Coffs Harbour

Last updated

Coffs Harbour
New South Wales
Coffs harbour.jpg
Coffs Harbour jetty and harbour, including Muttonbird Island, looking north
Australia New South Wales relief location map.png
Red pog.svg
Coffs Harbour
Coordinates 30°18′08″S153°07′08″E / 30.30222°S 153.11889°E / -30.30222; 153.11889 Coordinates: 30°18′08″S153°07′08″E / 30.30222°S 153.11889°E / -30.30222; 153.11889
Population71,822 (2018) [1]  (25th)
 • Density142.081/km2 (367.99/sq mi)
Established1870s
1987 (city) [2]
Postcode(s) 2450
Elevation21 m (69 ft) [3]
Area505.5 km2 (195.2 sq mi)
Location
LGA(s) City of Coffs Harbour
County Fitzroy
State electorate(s) Coffs Harbour
Federal Division(s) Cowper
Mean max tempMean min tempAnnual rainfall
23.4 °C
74 °F
14.0 °C
57 °F
1,699.0 mm
66.9 in
Panoramic view of the Coffs Harbour marina, NSW Australia, from Muttonbird Island Coffs Harbour Marina Panorama.JPG
Panoramic view of the Coffs Harbour marina, NSW Australia, from Muttonbird Island

Coffs Harbour is a city on the Mid North Coast of New South Wales, Australia, 540 km (340 mi) north of Sydney, and 390 km (240 mi) south of Brisbane. It is one of the largest urban centres on the North Coast, with an estimated population of 71,822 in 2018. [1]

Mid North Coast Region in New South Wales, Australia

The Mid North Coast is a country region in the north-east of the state of New South Wales, Australia. The region covers the mid to north coast of the state, beginning at Seal Rocks, 275 km (171 mi) north of Sydney, and extending as far north as Woolgoolga, 562 km (349 mi) north of Sydney, a distance of roughly 400 km (250 mi).

New South Wales State of Australia

New South Wales is a state on the east coast of Australia. It borders Queensland to the north, Victoria to the south, and South Australia to the west. Its coast borders the Tasman Sea to the east. The Australian Capital Territory is an enclave within the state. New South Wales' state capital is Sydney, which is also Australia's most populous city. In September 2018, the population of New South Wales was over 8 million, making it Australia's most populous state. Just under two-thirds of the state's population, 5.1 million, live in the Greater Sydney area. Inhabitants of New South Wales are referred to as New South Welshmen.

Australia Country in Oceania

Australia, officially the Commonwealth of Australia, is a sovereign country comprising the mainland of the Australian continent, the island of Tasmania, and numerous smaller islands. It is the largest country in Oceania and the world's sixth-largest country by total area. The neighbouring countries are Papua New Guinea, Indonesia, and East Timor to the north; the Solomon Islands and Vanuatu to the north-east; and New Zealand to the south-east. The population of 25 million is highly urbanised and heavily concentrated on the eastern seaboard. Australia's capital is Canberra, and its largest city is Sydney. The country's other major metropolitan areas are Melbourne, Brisbane, Perth, and Adelaide.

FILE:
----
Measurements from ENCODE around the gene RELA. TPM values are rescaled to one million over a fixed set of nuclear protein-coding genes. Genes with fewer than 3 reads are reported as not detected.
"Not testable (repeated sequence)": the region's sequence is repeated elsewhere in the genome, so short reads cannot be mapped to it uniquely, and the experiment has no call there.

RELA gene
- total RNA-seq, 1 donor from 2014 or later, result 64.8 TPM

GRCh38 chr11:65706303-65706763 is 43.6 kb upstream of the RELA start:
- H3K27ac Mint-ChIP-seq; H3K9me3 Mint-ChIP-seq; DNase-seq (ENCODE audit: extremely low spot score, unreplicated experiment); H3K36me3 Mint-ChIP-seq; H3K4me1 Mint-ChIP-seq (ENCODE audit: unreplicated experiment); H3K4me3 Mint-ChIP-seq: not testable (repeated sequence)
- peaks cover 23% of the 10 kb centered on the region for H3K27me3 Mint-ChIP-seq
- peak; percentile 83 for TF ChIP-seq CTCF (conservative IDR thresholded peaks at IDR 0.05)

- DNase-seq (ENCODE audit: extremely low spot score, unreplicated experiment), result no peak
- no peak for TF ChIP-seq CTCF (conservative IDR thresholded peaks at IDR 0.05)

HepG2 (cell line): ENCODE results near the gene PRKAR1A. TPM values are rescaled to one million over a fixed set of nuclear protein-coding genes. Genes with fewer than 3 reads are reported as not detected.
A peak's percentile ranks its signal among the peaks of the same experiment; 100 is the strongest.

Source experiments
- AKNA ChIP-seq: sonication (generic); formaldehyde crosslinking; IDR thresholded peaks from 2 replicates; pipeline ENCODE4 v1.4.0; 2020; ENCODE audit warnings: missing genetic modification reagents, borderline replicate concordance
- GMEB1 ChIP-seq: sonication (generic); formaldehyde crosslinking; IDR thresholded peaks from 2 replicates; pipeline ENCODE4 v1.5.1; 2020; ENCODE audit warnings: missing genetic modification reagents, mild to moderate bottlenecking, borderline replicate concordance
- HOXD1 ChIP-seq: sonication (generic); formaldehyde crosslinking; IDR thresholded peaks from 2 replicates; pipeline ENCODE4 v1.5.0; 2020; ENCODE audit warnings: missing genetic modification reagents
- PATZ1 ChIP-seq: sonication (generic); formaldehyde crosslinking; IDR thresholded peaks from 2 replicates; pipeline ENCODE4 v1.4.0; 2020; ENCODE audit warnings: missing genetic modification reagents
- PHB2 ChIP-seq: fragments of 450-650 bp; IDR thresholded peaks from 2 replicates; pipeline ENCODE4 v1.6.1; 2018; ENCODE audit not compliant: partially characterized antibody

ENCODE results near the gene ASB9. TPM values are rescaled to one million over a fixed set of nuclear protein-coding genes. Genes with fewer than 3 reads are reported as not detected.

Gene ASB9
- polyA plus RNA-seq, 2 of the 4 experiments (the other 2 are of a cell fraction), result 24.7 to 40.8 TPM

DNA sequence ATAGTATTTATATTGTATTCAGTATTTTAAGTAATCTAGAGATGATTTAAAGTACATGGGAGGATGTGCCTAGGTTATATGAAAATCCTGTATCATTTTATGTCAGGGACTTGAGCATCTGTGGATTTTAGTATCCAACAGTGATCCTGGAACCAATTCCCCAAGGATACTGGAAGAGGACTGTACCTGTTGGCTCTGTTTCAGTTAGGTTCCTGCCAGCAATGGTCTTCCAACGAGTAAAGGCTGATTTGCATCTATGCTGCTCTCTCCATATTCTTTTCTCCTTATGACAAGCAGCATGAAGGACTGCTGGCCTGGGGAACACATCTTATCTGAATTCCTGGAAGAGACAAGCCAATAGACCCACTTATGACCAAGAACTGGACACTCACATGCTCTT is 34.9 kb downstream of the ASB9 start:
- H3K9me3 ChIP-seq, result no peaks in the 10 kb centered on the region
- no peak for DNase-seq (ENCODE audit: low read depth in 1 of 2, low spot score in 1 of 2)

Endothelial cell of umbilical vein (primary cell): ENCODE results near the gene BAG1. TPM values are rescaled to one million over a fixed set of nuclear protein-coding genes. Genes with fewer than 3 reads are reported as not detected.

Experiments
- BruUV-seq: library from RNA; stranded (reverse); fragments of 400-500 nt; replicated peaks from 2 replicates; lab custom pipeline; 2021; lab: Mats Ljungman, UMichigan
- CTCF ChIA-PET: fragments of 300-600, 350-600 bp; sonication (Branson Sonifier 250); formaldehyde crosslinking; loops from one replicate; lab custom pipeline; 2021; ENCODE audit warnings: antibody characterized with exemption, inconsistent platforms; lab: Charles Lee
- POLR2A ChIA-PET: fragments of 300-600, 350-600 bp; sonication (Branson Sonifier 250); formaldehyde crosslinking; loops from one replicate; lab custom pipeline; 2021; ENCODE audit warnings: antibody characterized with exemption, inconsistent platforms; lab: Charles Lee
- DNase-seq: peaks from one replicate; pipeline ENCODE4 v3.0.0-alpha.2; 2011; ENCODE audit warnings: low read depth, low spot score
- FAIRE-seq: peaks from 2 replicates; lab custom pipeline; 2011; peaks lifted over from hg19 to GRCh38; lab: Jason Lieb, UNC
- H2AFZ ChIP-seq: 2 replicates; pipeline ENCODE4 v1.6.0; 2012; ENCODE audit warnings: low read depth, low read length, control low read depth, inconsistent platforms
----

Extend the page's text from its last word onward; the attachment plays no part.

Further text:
Contents

Coffs Harbour's economy was once based mainly on bananas, now being superseded by blueberries as well as tourism and fishing. The wider region is known as the Bananacoast. [4]

The city has a campus of Southern Cross University, a public and a private hospital, [5] several radio stations, and three major shopping centres. Coffs Harbour is near numerous national parks, including a marine national park.

Southern Cross University university in Australia

Southern Cross University (SCU) is an Australian public university, with campuses at Lismore and Coffs Harbour in northern New South Wales, and at the southern end of the Gold Coast in Queensland.

National park Park used for conservation purposes of animal life and plants

A national park is a park in use for conservation purposes. Often it is a reserve of natural, semi-natural, or developed land that a sovereign state declares or owns. Although individual nations designate their own national parks differently, there is a common idea: the conservation of 'wild nature' for posterity and as a symbol of national pride.

There are regular passenger flights each day to Sydney and Melbourne departing from Coffs Harbour Airport. [6] Coffs Harbour is also accessible by road, by NSW TrainLink, and by regular bus services. [7]

Sydney State capital of New South Wales and most populous city in Australia and Oceania